In the short term, depending on whether you are high or low and how severe it is, you may need different treatments.
When you have severe symptoms, you may need medications and also sometimes admission to hospital to help your symptoms and also keep you safe.
In the long term, the goal of treatment is to help you have a healthy, balanced and productive life. This would include understanding the condition, controlling the symptoms and preventing the illness from coming back.
Below we briefly describe each aspect of the treatment.
Medication usually plays an important role in the treatment of bipolar disorder, especially if episodes are severe. In the initial stages of the illness, medication helps to reduce the symptoms.
The choice of medication can depend upon the type of episode (manic or depressed). Everyone is different and so the type of medication that is recommended will also be different.
The three main types of medication that are helpful are:
- antipsychotic medication: risperidone, olanzapine and aripiprazole are types of antipsychotics.
- mood stabilizers: Lithium is a type of mood stabiliser.
- antidepressants: fluoxetine is a type of antidepressant.
It is important that medications are not taken only when the problems are serious. If your child has had more than one severe episode of illness, staying on medication is important to reduce the risk of further episodes.
Medication may be needed for months or even years. Some people may, under medical supervision, be able to stop their medication when they have recovered and have felt well for a while.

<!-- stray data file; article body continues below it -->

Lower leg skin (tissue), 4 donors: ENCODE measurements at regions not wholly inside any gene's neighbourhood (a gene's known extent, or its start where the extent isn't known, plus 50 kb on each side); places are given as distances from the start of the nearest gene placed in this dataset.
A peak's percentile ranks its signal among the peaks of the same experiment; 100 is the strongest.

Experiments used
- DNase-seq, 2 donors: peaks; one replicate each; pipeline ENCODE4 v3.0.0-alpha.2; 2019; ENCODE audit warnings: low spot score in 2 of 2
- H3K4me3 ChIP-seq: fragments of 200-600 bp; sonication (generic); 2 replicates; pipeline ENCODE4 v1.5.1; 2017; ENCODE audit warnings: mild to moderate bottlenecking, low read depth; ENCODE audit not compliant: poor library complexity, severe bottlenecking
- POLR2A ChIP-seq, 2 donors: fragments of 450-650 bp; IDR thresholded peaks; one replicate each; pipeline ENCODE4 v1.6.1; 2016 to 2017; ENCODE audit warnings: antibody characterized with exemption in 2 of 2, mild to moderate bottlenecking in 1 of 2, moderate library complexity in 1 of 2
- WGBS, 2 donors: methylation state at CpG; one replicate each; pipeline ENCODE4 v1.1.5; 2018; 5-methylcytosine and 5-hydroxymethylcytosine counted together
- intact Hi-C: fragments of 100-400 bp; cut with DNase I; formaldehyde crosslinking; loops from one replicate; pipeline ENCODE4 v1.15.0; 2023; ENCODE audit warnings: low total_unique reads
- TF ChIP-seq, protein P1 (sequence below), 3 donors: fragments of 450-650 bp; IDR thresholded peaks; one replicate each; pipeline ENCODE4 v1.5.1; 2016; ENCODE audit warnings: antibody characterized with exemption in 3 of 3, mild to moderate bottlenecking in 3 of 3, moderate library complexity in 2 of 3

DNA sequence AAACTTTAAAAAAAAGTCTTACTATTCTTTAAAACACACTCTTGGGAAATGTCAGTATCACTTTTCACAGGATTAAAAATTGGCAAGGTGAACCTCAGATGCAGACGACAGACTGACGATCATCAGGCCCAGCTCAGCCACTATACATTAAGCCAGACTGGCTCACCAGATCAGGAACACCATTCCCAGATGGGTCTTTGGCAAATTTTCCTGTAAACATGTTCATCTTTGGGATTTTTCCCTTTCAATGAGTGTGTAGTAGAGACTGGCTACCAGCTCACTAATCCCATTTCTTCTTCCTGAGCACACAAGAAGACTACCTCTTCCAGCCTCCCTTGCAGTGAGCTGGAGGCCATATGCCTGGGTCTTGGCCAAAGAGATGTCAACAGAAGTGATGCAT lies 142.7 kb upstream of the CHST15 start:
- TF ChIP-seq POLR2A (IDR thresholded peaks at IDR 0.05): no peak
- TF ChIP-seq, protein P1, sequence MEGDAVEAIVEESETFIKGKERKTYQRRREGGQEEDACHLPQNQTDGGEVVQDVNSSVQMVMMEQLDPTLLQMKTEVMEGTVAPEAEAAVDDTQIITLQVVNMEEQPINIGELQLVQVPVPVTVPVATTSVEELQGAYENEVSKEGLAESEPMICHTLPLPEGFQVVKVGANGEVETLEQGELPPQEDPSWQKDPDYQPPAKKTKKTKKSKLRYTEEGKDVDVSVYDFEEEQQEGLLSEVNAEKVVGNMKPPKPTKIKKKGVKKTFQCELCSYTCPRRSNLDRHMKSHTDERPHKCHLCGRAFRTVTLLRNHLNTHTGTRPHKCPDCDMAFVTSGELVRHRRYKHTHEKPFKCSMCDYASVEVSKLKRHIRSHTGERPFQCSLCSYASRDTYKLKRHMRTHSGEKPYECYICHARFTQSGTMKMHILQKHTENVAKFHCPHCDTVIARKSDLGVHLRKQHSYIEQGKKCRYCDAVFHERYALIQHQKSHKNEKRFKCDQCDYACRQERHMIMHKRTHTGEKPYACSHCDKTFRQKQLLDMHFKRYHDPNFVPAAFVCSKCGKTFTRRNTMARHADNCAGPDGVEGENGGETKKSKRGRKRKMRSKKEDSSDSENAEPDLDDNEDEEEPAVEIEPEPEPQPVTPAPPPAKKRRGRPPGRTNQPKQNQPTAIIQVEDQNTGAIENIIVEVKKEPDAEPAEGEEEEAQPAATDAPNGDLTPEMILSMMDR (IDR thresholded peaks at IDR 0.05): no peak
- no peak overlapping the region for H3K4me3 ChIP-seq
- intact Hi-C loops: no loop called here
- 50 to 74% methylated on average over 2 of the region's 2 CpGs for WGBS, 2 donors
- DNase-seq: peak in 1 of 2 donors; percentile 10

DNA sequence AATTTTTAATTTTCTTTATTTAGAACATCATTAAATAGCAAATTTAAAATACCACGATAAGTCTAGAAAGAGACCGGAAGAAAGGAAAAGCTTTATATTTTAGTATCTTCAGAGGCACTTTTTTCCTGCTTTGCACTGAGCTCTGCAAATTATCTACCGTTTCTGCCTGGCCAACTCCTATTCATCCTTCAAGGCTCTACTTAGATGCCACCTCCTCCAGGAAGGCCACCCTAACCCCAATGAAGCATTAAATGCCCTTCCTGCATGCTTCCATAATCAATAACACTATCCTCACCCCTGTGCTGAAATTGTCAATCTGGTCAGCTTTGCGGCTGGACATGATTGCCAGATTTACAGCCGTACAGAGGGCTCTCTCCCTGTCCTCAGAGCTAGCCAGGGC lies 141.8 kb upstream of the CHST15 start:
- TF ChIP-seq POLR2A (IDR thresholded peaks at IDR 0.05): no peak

They may need physical examinations and tests (like blood test) before starting or while on medication. It is important that if prescribed medication, you are regularly seen by your doctor or psychiatrist.
Side-effects of the medication can occur, some of which are quite serious. The psychiatrist will be able to advise about what they are and about what can be done to help. The risk of side-effects needs to be balanced against the risk of the damaging effects of the illness on a person's life.
No young person should be taking medication unless they are reviewed by a health professional regularly. This is to monitor the dose of the drug and to check for side-effects.
Talking treatments (also known as ‘psychotherapies’)
It is crucial that drug treatments are combined with practical help for the young person and their family.
Help with understanding the illness (psycho education)
It is very important that the young person with bipolar disorder and their family are helped to understand the condition, how best to cope and what to do to reduce the chances of it recurring.
The young person and their family may notice particular ‘triggers’ to their episodes and/or early warning signs that an episode may be starting - being aware of these can help reduce the chance of episodes occurring, and getting help in the earliest stages of an episode can stop it from escalating.
Stress at home can worsen the situation and can even trigger an episode of the illness. Talking therapy in which the whole family is helped to find ways of reducing stress, solving problems and communicating more effectively has been shown to help young people with bipolar disorder get better, and stay well.
Cognitive-behavioural therapy (CBT)
This is another type of talking therapy in which the young person, sometimes with their family, learns to understand the links between their feelings and thoughts and how this affects their behaviour.